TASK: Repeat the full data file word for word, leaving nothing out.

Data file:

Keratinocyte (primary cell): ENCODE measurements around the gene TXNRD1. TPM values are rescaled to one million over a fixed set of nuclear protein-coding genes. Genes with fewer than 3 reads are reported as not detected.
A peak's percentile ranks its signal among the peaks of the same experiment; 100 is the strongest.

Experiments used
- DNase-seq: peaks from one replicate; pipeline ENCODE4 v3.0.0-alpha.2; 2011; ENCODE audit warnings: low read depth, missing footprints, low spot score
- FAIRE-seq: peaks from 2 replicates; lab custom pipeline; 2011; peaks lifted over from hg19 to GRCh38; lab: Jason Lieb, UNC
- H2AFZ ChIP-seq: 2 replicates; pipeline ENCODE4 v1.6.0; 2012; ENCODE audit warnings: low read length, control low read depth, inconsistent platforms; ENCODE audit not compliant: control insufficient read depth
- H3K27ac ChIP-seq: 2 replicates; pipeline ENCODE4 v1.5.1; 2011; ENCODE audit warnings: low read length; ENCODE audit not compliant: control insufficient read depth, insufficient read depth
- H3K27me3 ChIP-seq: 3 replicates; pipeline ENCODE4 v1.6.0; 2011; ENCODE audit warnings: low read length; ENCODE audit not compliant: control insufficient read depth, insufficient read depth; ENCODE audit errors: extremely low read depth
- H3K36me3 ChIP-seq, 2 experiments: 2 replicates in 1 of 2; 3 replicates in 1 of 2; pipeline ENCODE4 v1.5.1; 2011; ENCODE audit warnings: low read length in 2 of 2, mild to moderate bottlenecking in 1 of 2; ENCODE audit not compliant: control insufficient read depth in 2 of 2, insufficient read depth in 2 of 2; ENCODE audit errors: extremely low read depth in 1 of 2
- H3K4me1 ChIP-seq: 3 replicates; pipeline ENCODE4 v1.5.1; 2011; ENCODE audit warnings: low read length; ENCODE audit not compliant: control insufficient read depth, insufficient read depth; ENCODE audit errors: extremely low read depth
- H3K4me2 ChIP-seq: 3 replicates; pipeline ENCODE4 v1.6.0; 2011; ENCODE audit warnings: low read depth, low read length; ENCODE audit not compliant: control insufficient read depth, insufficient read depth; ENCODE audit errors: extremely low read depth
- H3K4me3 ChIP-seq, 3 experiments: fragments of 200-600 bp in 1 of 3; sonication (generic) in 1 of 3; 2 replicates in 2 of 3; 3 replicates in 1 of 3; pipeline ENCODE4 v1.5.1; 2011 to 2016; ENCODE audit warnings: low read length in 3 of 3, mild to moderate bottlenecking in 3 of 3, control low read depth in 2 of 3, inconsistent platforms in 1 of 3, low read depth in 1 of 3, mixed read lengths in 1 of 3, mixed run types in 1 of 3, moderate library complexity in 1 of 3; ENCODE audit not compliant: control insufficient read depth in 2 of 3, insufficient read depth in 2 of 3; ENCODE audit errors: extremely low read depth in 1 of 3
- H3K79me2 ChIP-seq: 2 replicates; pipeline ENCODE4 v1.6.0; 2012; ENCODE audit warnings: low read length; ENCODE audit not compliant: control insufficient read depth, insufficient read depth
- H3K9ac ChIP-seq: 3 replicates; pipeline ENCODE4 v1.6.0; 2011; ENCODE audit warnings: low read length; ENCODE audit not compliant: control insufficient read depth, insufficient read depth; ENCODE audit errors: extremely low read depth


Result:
Keratinocyte (primary cell): ENCODE measurements around the gene TXNRD1. TPM values are rescaled to one million over a fixed set of nuclear protein-coding genes. Genes with fewer than 3 reads are reported as not detected.
A peak's percentile ranks its signal among the peaks of the same experiment; 100 is the strongest.

Experiments used
- DNase-seq: peaks from one replicate; pipeline ENCODE4 v3.0.0-alpha.2; 2011; ENCODE audit warnings: low read depth, missing footprints, low spot score
- FAIRE-seq: peaks from 2 replicates; lab custom pipeline; 2011; peaks lifted over from hg19 to GRCh38; lab: Jason Lieb, UNC
- H2AFZ ChIP-seq: 2 replicates; pipeline ENCODE4 v1.6.0; 2012; ENCODE audit warnings: low read length, control low read depth, inconsistent platforms; ENCODE audit not compliant: control insufficient read depth
- H3K27ac ChIP-seq: 2 replicates; pipeline ENCODE4 v1.5.1; 2011; ENCODE audit warnings: low read length; ENCODE audit not compliant: control insufficient read depth, insufficient read depth
- H3K27me3 ChIP-seq: 3 replicates; pipeline ENCODE4 v1.6.0; 2011; ENCODE audit warnings: low read length; ENCODE audit not compliant: control insufficient read depth, insufficient read depth; ENCODE audit errors: extremely low read depth
- H3K36me3 ChIP-seq, 2 experiments: 2 replicates in 1 of 2; 3 replicates in 1 of 2; pipeline ENCODE4 v1.5.1; 2011; ENCODE audit warnings: low read length in 2 of 2, mild to moderate bottlenecking in 1 of 2; ENCODE audit not compliant: control insufficient read depth in 2 of 2, insufficient read depth in 2 of 2; ENCODE audit errors: extremely low read depth in 1 of 2
- H3K4me1 ChIP-seq: 3 replicates; pipeline ENCODE4 v1.5.1; 2011; ENCODE audit warnings: low read length; ENCODE audit not compliant: control insufficient read depth, insufficient read depth; ENCODE audit errors: extremely low read depth
- H3K4me2 ChIP-seq: 3 replicates; pipeline ENCODE4 v1.6.0; 2011; ENCODE audit warnings: low read depth, low read length; ENCODE audit not compliant: control insufficient read depth, insufficient read depth; ENCODE audit errors: extremely low read depth
- H3K4me3 ChIP-seq, 3 experiments: fragments of 200-600 bp in 1 of 3; sonication (generic) in 1 of 3; 2 replicates in 2 of 3; 3 replicates in 1 of 3; pipeline ENCODE4 v1.5.1; 2011 to 2016; ENCODE audit warnings: low read length in 3 of 3, mild to moderate bottlenecking in 3 of 3, control low read depth in 2 of 3, inconsistent platforms in 1 of 3, low read depth in 1 of 3, mixed read lengths in 1 of 3, mixed run types in 1 of 3, moderate library complexity in 1 of 3; ENCODE audit not compliant: control insufficient read depth in 2 of 3, insufficient read depth in 2 of 3; ENCODE audit errors: extremely low read depth in 1 of 3
- H3K79me2 ChIP-seq: 2 replicates; pipeline ENCODE4 v1.6.0; 2012; ENCODE audit warnings: low read length; ENCODE audit not compliant: control insufficient read depth, insufficient read depth
- H3K9ac ChIP-seq: 3 replicates; pipeline ENCODE4 v1.6.0; 2011; ENCODE audit warnings: low read length; ENCODE audit not compliant: control insufficient read depth, insufficient read depth; ENCODE audit errors: extremely low read depth